In examining the current literature, we found examples of approaches to succession planning in healthcare contexts; however, to date, no best-practices framework for implementation has emerged. To mitigate knowledge loss, current CNOs and healthcare leaders need to integrate succession planning with organizational needs by developing and promoting its best resources into future leadership positions. Although there is a body of literature on succession planning in healthcare organizations, the lack of a best-practices succession planning framework may be due to inconsistently defined concepts, leading to potential confusion and lack of concept clarity. This is not conducive to best practices and may lead to inconsistent implementation of succession planning.
Findings from the integrative literature review suggest the need for best practices in succession planning, and 8 such strategies were identified for healthcare managers. Implementation of these strategies will assist CNOs to identify internal successor candidates. This will provide employees with a leadership goal to strive for and may also reduce poaching of established leaders from other organizations. Furthermore, fostering mentoring/coaching relationships initiates camaraderie as staff members and leaders develop relationships, recognizing similarities in skills and aptitudes, as opposed to differences.
The establishment of team building, although not specifically identified within the current literature as an outcome of the mentoring/coaching strategy, is a logical progression considering that personal interactions will occur. Encouraging both predecessors and successors to participate in the evaluation process will ensure that the succession plan addresses stakeholder needs. More research needs to be directed toward establishing a best-practices succession planning framework for healthcare that is informed by business succession planning. This will not only provide consistency in succession planning in healthcare but also establish frameworks conducive to optimal employee satisfaction, organizational efficiency, and better patient care. These positive responses could resonate outside the healthcare facility and attract long-term employees who are looking for an enduring employer-employee relationship that will hone their skills. Implementing a successful succession planning framework will ensure that healthcare organizations survive leadership changes as effectively as possible, supporting organizational goals and the opportunity for employees to develop to their potential.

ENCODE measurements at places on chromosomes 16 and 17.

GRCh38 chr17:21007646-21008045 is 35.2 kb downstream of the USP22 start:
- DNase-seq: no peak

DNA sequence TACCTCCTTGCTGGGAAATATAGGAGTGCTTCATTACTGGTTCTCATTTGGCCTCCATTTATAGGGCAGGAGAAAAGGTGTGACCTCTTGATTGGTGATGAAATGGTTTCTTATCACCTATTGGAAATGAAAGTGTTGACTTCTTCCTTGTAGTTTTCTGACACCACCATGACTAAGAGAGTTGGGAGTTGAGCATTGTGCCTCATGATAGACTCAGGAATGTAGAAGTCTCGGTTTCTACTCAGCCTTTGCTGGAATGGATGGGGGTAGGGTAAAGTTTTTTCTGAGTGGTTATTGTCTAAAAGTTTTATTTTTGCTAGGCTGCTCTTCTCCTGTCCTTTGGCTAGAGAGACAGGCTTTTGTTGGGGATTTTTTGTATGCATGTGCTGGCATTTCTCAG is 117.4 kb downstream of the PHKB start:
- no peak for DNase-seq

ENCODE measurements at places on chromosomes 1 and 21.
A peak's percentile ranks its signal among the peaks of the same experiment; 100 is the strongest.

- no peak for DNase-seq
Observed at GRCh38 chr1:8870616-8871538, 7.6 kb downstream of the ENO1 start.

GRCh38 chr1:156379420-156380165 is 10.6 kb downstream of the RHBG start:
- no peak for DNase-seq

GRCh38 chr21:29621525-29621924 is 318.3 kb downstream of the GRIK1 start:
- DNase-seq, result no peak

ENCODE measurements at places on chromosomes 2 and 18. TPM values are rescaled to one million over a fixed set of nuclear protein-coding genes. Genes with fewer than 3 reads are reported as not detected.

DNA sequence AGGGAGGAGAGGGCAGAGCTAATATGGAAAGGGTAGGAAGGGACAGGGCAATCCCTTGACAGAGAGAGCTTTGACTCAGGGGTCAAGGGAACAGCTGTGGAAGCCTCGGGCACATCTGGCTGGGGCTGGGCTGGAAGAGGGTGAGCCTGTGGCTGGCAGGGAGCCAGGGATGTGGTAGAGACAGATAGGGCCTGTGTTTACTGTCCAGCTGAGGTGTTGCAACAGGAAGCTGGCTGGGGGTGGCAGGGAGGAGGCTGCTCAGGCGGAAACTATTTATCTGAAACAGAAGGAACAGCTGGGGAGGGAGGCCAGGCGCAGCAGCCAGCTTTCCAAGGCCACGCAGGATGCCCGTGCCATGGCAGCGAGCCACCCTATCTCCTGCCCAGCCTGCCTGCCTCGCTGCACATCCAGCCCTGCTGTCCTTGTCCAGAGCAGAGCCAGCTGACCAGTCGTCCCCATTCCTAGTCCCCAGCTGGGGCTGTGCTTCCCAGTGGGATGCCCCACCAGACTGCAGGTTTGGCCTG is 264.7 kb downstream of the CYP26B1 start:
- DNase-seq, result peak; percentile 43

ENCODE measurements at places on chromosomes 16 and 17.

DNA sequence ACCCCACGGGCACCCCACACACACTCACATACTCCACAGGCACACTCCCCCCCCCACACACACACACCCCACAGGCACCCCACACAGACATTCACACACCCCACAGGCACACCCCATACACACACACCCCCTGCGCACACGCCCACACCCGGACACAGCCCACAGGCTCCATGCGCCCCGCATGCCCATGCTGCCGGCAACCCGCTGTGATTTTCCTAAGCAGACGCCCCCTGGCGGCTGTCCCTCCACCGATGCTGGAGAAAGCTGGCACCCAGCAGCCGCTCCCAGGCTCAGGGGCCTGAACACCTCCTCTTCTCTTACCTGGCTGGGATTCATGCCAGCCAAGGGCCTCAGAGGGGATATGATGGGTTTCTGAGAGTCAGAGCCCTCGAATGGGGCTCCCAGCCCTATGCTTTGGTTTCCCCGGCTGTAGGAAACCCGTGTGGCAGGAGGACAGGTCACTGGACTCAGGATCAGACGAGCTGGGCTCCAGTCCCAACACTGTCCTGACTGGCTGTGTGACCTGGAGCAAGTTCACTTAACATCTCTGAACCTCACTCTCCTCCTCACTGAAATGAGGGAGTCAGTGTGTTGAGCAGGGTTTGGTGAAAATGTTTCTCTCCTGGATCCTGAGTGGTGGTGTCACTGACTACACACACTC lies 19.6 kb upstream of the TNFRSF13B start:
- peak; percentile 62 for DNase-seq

1. Bonczek ME, Woodward EK. Who'll replace you when you're gone? Nurs Manag
2. Schmalzried H, Fallon F Jr. Succession planning for local health department top executives: reducing risk to communities. J Community Health
3. Garman AN, Glawe J. Succession planning. Consult Psychol J Pract Res
4. Rothwell WJ. Succession planning for future success. Strateg HR Rev
5. Rothwell WJ. Putting success into your succession planning. J Bus Strategy